Hearing impaired struggle to communicate as people wear masks
JACKSON, Miss. (WLBT) - Members of the deaf and hearing impaired community are facing new challenges in the pandemic.
Masks help to protect us from the coronavirus but, “they’re all still a barrier on our ability to understand even though some are clear,” said Amanda Parker.
Kaci Cronin is an interpreter for Parker, an outreach coordinator. Both women work for the Mississippi School for the Deaf in Jackson.
Parker said masks complicate the use of American Sign Language.
“A lot of deaf people are going to depend on mouth movements as well as hand movements with sign language. So, when you don’t have access to both, it just can be difficult,” Parker said.
People have started to create clear masks. Parker has several different kinds but she said they each come with their faults.
Some clear masks reflect in the light which makes it hard to read lips. Others do not provide proper protection from the virus, even though they provide proper visibility.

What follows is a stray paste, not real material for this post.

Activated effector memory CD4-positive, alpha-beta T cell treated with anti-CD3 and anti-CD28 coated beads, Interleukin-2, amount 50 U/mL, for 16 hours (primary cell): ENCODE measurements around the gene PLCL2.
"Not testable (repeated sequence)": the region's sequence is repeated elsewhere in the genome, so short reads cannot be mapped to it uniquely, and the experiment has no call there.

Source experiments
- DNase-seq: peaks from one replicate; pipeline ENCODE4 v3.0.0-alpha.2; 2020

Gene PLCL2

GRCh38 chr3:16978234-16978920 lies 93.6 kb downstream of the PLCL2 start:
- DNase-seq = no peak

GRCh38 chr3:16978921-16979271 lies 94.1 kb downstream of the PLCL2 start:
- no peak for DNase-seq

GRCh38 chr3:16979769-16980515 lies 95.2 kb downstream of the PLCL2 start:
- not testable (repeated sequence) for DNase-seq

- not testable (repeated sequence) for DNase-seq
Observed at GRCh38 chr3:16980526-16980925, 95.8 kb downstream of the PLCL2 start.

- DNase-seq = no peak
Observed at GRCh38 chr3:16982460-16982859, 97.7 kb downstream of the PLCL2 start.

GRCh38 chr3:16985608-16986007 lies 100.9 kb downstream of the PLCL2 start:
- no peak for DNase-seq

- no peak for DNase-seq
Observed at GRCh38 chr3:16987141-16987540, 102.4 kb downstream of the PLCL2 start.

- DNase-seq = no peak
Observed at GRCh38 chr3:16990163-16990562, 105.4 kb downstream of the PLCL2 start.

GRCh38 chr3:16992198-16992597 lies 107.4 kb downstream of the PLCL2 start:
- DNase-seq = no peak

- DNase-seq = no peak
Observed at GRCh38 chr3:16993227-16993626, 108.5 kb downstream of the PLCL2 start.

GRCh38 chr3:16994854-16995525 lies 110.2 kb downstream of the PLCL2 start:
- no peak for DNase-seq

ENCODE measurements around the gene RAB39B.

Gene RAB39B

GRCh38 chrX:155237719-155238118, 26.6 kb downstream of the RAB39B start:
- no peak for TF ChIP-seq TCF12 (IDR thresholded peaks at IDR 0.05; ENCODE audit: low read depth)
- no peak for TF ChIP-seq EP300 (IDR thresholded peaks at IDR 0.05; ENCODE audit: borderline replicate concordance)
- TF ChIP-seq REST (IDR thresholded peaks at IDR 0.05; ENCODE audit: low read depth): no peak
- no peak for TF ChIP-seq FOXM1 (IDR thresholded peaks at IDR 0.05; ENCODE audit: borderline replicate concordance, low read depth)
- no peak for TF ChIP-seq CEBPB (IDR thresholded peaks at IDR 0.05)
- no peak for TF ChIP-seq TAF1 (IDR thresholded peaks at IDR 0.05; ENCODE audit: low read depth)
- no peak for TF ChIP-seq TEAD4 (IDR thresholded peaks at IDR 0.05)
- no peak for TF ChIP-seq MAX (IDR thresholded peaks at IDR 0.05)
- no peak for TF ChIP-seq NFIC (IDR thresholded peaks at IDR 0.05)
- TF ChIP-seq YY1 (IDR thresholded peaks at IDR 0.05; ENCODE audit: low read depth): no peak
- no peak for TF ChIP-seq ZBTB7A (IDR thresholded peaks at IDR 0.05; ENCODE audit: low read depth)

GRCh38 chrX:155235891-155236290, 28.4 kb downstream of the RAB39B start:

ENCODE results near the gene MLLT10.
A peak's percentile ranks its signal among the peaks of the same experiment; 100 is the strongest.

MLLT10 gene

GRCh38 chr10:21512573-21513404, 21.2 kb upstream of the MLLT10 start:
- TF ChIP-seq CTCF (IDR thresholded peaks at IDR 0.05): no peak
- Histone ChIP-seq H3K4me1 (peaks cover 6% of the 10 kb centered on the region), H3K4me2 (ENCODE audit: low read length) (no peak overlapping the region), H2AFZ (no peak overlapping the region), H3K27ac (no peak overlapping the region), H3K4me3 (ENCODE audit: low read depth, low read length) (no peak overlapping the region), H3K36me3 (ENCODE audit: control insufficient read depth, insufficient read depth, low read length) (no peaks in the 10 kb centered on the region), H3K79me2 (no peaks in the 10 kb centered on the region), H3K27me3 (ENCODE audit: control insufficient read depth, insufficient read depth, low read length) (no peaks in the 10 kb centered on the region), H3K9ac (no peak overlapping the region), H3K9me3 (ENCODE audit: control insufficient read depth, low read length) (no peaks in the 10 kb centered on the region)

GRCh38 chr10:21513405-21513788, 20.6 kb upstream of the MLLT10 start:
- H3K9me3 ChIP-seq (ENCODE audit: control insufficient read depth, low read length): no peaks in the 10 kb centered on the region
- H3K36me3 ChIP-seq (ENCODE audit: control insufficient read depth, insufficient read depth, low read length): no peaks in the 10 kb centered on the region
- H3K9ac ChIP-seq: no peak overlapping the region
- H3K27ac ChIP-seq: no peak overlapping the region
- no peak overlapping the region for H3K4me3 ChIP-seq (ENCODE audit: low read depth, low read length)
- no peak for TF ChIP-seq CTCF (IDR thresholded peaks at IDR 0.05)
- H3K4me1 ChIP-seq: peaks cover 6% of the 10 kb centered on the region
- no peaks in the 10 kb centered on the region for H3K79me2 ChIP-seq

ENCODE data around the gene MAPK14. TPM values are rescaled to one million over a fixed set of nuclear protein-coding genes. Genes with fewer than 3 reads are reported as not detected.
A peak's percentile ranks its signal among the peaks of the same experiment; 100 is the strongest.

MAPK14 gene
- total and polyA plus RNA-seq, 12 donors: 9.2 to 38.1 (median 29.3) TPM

Parker said people who don’t know American Sign Language tend to raise their voices to speak to her, which doesn’t help.
“ASL, American Sign Language, is a beautiful language. It has its own syntax to structures and rules same as Spanish and French would have their own rules of grammar. It’s not just me moving my hands and just arbitrarily doing signs,” said Parker.
During these hard times, the School for the Deaf has been comforting for Parker.
“I feel very safe here because we’re all just sharing the same struggle. So there’s a level of sensitivity that’s present here,” said Parker.
If someone who is hearing impaired is having a hard time understanding you, socially distance yourself and bring down your mask. That way, people like Parker can read your lips and see your facial expressions.
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